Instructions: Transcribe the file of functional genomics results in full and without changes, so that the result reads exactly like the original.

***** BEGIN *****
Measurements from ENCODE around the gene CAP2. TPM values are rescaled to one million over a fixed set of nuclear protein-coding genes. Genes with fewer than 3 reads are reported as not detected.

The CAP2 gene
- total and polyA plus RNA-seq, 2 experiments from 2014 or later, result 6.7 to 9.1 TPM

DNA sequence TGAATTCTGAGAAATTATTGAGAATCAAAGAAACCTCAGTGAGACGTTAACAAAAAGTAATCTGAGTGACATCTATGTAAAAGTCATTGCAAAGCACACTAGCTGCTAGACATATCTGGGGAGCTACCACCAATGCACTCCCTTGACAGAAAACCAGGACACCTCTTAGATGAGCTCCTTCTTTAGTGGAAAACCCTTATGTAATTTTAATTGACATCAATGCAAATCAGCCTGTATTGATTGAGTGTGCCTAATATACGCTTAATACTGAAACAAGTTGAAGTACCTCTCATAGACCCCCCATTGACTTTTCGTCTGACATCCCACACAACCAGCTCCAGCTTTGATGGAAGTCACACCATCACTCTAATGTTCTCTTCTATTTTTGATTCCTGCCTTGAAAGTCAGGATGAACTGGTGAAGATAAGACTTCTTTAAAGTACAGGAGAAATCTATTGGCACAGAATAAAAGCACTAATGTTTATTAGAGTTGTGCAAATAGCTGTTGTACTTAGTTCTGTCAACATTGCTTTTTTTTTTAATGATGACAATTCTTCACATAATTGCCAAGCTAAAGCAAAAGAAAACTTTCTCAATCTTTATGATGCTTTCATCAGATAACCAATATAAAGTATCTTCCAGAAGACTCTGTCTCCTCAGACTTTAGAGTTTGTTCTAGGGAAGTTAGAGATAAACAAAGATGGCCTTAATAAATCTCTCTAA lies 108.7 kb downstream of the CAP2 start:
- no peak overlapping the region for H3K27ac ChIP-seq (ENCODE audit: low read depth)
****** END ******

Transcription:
Measurements from ENCODE around the gene CAP2. TPM values are rescaled to one million over a fixed set of nuclear protein-coding genes. Genes with fewer than 3 reads are reported as not detected.

The CAP2 gene
- total and polyA plus RNA-seq, 2 experiments from 2014 or later, result 6.7 to 9.1 TPM

DNA sequence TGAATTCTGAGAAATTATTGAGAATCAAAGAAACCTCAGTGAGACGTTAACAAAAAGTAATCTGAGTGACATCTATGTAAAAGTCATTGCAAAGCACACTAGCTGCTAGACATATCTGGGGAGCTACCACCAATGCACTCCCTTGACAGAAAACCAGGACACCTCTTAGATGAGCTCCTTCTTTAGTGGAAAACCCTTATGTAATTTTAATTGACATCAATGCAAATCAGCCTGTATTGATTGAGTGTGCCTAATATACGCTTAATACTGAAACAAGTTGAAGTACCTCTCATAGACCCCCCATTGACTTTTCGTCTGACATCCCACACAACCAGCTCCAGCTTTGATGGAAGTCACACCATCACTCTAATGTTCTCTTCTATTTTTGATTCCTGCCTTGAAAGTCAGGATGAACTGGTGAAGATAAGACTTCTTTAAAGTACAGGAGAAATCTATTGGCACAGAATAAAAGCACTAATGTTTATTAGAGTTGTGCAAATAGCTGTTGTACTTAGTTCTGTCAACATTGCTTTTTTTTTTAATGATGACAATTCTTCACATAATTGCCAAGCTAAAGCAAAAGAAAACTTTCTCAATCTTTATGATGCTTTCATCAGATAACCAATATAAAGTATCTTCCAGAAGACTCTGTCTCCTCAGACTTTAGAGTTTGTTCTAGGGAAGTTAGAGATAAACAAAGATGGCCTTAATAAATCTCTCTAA lies 108.7 kb downstream of the CAP2 start:
- no peak overlapping the region for H3K27ac ChIP-seq (ENCODE audit: low read depth)